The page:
03/05/2012 03:02 pm ET Updated Oct 11, 2012

Talking About Fashion

It's hard to review collections seen two days ago, and already online on our site a few hours after the show has ended. I think that everybody talks about fashion, more or less appropriately, and that in any case they are entitled to make their comments and say what they like or not.

Talking about fashion, I like to think of those who actually create fashion, and not only of fashion as the result of a market research. Frankly speaking, today anyone can do a show and everybody believes they have a creative mind. But then you watch the show of Comme des Garçons and realize it conveys something indefinable -- something that encompasses art, fashion, experimentation and research. And it really makes you think. "It's not wearable," somebody will point out right away. Who said it's not? It depends on who and where, and they are unique pieces you may look at, just like when at school you attended a lecture and not everything was comprehensible right from the start. But then everything becomes clear. Sometimes you need time.

The obvious is easy, while some more obscure concepts are harder to absorb. Then, the next season you see on the catwalk suggestions based exactly on those colors patterns and shapes. All "humanized " and therefore wearable.

Some people want a sensuous, beautiful and "luxury" woman wearing embroidery and jewelry. So Alber Elbaz for Lanvin is definitely one of the fashion designers who propose this kind of style. His tenth anniversary was a celebration of shapes and colors, all already in his DNA, yet renewed and updated. And in the end, the real coup de theatre: He sang a song that summed up his expectations as a kid. "When I was just a little boy, I asked my mother what will I be? Will I be pretty? Will I be rich? Here's what she said to me: 'Que será será. Whatever will be, will be.'" Success. Well-deserved. He has the ability to create, invent, send down the runway dozens of girls dressed elegantly and colorfully and then also to be ironic, to smile and make people smile. Creative and media-friendly.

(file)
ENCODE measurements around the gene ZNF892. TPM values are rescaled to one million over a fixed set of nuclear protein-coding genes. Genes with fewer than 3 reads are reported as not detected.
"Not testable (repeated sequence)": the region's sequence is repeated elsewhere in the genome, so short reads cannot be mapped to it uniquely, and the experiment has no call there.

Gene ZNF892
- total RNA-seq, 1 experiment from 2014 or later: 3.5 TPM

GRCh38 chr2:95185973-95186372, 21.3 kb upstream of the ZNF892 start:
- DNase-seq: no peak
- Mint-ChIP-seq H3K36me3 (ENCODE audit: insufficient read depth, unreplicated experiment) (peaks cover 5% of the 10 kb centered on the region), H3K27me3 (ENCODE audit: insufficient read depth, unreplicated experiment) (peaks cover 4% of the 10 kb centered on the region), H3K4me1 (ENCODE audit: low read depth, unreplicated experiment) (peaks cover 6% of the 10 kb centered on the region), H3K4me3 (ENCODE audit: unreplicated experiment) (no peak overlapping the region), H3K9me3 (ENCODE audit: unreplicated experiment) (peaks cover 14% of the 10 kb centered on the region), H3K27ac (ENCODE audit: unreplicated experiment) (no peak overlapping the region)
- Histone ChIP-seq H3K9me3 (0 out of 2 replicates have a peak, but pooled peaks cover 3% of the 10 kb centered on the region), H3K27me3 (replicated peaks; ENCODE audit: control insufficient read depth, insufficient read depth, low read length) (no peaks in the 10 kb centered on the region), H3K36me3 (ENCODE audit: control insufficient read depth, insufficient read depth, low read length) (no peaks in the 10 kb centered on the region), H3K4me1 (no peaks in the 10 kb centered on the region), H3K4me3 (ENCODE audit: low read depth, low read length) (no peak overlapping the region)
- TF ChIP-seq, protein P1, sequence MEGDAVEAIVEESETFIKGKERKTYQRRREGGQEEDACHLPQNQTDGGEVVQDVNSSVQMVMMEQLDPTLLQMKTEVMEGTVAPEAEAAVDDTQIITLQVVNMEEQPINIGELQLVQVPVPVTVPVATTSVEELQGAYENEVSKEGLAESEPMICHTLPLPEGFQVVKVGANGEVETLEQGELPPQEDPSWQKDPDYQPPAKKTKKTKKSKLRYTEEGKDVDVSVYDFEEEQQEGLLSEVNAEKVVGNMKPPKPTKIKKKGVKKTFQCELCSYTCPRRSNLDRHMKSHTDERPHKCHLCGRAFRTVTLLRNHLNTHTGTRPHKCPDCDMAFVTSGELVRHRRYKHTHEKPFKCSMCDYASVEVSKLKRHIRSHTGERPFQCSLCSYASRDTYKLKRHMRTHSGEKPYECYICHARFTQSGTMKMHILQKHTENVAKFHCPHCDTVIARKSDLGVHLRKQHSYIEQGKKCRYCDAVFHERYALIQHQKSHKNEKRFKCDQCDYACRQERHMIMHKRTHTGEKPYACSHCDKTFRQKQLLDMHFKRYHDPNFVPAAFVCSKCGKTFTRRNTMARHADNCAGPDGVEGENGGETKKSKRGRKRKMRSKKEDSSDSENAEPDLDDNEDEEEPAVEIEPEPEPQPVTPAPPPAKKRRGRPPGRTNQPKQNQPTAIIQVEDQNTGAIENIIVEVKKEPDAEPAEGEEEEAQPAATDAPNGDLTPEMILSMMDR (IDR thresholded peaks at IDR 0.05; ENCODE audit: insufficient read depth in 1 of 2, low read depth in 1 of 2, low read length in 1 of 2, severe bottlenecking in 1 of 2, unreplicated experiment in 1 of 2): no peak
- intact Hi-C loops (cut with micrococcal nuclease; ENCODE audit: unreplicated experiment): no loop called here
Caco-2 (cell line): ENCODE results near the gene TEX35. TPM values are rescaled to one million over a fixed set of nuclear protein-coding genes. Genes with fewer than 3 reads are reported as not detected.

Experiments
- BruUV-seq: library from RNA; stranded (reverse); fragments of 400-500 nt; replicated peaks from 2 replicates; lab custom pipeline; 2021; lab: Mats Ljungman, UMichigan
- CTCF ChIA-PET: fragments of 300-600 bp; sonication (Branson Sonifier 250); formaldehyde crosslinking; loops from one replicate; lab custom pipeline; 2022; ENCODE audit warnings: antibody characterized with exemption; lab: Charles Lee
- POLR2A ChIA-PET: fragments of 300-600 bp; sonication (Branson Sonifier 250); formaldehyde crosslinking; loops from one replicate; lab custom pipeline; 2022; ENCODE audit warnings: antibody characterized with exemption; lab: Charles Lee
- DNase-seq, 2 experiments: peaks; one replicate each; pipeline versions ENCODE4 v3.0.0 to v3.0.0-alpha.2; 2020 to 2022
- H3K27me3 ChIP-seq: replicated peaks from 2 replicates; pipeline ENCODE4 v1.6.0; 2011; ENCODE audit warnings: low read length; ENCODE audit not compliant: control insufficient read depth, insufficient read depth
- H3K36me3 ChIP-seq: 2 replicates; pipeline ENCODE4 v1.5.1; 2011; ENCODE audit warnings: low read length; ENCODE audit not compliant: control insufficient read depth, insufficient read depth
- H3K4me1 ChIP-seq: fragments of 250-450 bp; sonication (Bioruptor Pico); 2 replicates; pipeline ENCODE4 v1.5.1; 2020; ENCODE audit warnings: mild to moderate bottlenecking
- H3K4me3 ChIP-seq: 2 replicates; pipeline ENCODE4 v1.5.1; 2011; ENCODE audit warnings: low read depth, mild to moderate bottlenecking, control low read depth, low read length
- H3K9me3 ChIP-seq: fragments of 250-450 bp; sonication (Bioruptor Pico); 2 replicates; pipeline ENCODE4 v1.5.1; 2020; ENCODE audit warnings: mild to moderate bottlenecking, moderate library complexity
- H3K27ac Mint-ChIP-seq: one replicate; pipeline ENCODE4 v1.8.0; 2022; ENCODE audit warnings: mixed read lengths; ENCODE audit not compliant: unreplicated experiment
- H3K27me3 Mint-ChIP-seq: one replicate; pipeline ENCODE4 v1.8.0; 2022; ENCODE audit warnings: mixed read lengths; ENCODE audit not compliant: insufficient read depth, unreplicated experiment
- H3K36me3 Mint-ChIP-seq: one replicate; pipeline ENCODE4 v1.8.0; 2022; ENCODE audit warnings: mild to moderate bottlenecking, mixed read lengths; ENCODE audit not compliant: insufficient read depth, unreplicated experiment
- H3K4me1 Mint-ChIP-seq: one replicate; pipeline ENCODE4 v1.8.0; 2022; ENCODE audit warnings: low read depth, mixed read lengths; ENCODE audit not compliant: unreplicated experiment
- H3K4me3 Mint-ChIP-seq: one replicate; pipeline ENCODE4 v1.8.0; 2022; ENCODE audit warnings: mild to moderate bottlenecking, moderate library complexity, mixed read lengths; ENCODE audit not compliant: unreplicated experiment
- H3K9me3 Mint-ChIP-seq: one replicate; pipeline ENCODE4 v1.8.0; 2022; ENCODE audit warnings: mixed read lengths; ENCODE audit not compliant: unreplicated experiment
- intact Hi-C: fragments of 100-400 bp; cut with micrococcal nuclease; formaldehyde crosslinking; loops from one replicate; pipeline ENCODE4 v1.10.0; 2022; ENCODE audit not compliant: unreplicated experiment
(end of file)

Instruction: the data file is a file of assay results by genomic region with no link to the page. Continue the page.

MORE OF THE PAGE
And then Phoebe Philo, in her last month of pregnancy, who did a very small show for just 20 people. Ample volumes for periwinkle coats and sweaters, and then leather and cotton and colored stripes on different materials. The example given by a woman expecting her third child who chose not to interrupt the course of her career, and almost frees herself in the research on volumes, making them lighter yet keeping the pureness of the cuts.

Talking about fashion, I cannot but mention London showrooms, where about 15 young fashion designers showcased their collections. Many of them showed surprising skills and quality of execution. Some of them are ready for the catwalk, such is the level of perfection as shown for instance by young designer Simone Rocha, who created for an ethereal woman, covered in embroideries and macramé and organza in total white. And many others you will find on the website in the Vogue Talents channel.

Talking about fashion, moreover, I think there's nothing more to say when you are watching a show that truly moves you. The emotions that one can convey through creativity, imagination, and the strength of a collection are worth a thousand words. The judgments or opinions on who would be the right designer for a given fashion house are pointless.

I often get the feeling there is too much talking going on and that we'd better reflect on what direction fashion is taking. Saying that everything is fashionable, like many do, is a too superficial statement. Fashion is beautiful because it changes all the time, giving to real creative minds the chance to express themselves. Leaving a mark is never easy, but also settling for anything without distinction is not constructive for anyone. Taking some risks when making choices is always stimulating.